This is a silly example, but hopefully demonstrates what can happen when technology takes over what was once done manually. I am not a luddite. I love my internet access and my dvd's and the medical care available to me and my family. I'm just proposing we think through the ramifications of technological advancement, as we go.

Andrew Crick said...

Here are four responses in reaction to an event:

Bits and splinters of wood lying on the floor
Spiders scurying to find new nooks and crannies
A cat running out through the door
A dog barking, unsure of what to do

Now, after you've got the dog to stop barking and you peer round the wardrobe to see what's happened, you see a person, next to a large hole in the back of your wardrobe.

When talking about limits earlier, you used the example of the back of the wardrobe as an 'actual boundary that cannot be crossed'.

But I see it as a boundary that can be crossed, with a variety of consequences. I think this example might be the key to working out our differences, and I see it as relating to 'anonymous's' comments on the use of technology.

I'd like to carry on with the example, and bring in the personal level:

If it was me you found having broken the back of your wardrobe you might be angry that I damaged your property to try and prove a theoretical point.

However, if in the process of escaping from a fire I'd broken it trying to get through the disused window behind it, your concern for the wardrobe would vapourise.

With things, I find it harder to think of 'limits' because the things can be so neutral in relation to what's going on. With people, I find it easier because that's the way they act and respond. We think in terms of boundaries, we're aware of each other's boundaries, so when they're crossed, in a good way or a bad way, it means something. A friendship can become more intimate as a boundary is crossed, or a friendship can be broken as a boundary is crossed.

Even the boundaries themselves are neutral in a way, it's the intent of the person crossing them that matters. That's why I refered to 'borders of change' earlier. I also find it a handy term as it links easily to the phenomena of names. Naming something (such as 'your wardrobe') automatically introduces boundaries. When something changes and you don't know why, the end of the matter is to name to cause of the change.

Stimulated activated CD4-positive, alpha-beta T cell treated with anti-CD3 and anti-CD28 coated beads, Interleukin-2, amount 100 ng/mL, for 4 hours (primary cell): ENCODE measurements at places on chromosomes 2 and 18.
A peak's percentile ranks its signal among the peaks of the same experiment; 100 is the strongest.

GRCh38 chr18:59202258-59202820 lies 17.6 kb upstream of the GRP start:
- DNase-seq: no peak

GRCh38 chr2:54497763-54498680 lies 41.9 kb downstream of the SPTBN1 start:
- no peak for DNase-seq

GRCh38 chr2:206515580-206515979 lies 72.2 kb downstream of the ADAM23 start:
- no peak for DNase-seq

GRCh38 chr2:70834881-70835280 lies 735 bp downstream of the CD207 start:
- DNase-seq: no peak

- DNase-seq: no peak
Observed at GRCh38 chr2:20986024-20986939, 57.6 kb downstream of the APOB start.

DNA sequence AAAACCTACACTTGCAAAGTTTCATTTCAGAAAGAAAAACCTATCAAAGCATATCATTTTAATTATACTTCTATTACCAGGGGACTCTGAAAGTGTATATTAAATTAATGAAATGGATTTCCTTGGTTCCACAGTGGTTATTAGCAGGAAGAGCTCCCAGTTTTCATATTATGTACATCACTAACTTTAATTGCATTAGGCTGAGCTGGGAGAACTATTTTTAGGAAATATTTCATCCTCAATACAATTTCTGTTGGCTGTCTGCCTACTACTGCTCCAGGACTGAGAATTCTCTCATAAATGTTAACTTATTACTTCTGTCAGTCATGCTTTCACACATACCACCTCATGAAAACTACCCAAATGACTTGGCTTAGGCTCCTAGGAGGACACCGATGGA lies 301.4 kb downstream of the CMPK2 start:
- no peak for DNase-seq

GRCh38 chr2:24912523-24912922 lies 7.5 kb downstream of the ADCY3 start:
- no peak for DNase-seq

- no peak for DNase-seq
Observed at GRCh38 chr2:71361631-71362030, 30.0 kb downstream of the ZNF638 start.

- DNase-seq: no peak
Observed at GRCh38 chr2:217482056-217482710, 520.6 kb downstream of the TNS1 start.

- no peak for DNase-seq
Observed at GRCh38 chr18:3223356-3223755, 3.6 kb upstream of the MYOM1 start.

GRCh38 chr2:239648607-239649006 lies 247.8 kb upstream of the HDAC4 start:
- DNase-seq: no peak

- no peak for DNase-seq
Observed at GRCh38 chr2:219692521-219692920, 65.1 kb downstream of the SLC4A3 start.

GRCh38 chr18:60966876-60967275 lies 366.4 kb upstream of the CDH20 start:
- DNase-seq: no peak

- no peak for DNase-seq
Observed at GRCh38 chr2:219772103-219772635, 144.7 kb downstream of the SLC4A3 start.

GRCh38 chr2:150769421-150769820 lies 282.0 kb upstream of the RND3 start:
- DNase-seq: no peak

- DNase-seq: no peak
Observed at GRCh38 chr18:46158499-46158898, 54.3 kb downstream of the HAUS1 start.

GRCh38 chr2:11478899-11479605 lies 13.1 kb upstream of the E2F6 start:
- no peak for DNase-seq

If nature is there and named, and I am here and also named, then a whole set of boundaries between us must exist.

To quote Jacques Maritain again concerning the relationship between Nature and People:

"This interpenetration is quite perculiar in essence: for it is in no way a mutual absorption. Each of the two terms involved remains what it is, it keeps its essential identity, it even asserts more powerfully this identity of it's own, while it suffers the contagion or impregnation of the other. But neither one is alone; they are mysteriously commingled."

But before I go to far, what do you think about the example of the back of the wardrobe?

Rachael King said...

I can go with "borders of change", rather than limit. If I'm understanding you correctly, you're saying there are borders, which, if crossed, will result in essential change. For example, my wardrobe no longer fits the definition of a wardrobe once you have burst through the back. What you said about naming things is what I meant when I said boundaries give definition.

I like your term, because "limit" feels rigid and depressing, whereas "borders of change" is optimistic and a bit mysterious, making our goal not the crossing of a line, but the shaping of a new world, which we have the power to make either better or worse.

Please tell me more.

Which Maritain book are you quoting from?

Andrew Crick said...

Rachael: I find the phrase 'borders of change' brings in all the uncertainties and promise of a stretch of land. Rivers, woods and mountains included. The idea encourages me to be on the look out for who might be met, rather than scratching around in the ground for precise limits, trying to isolate, or capture, an unnamed something.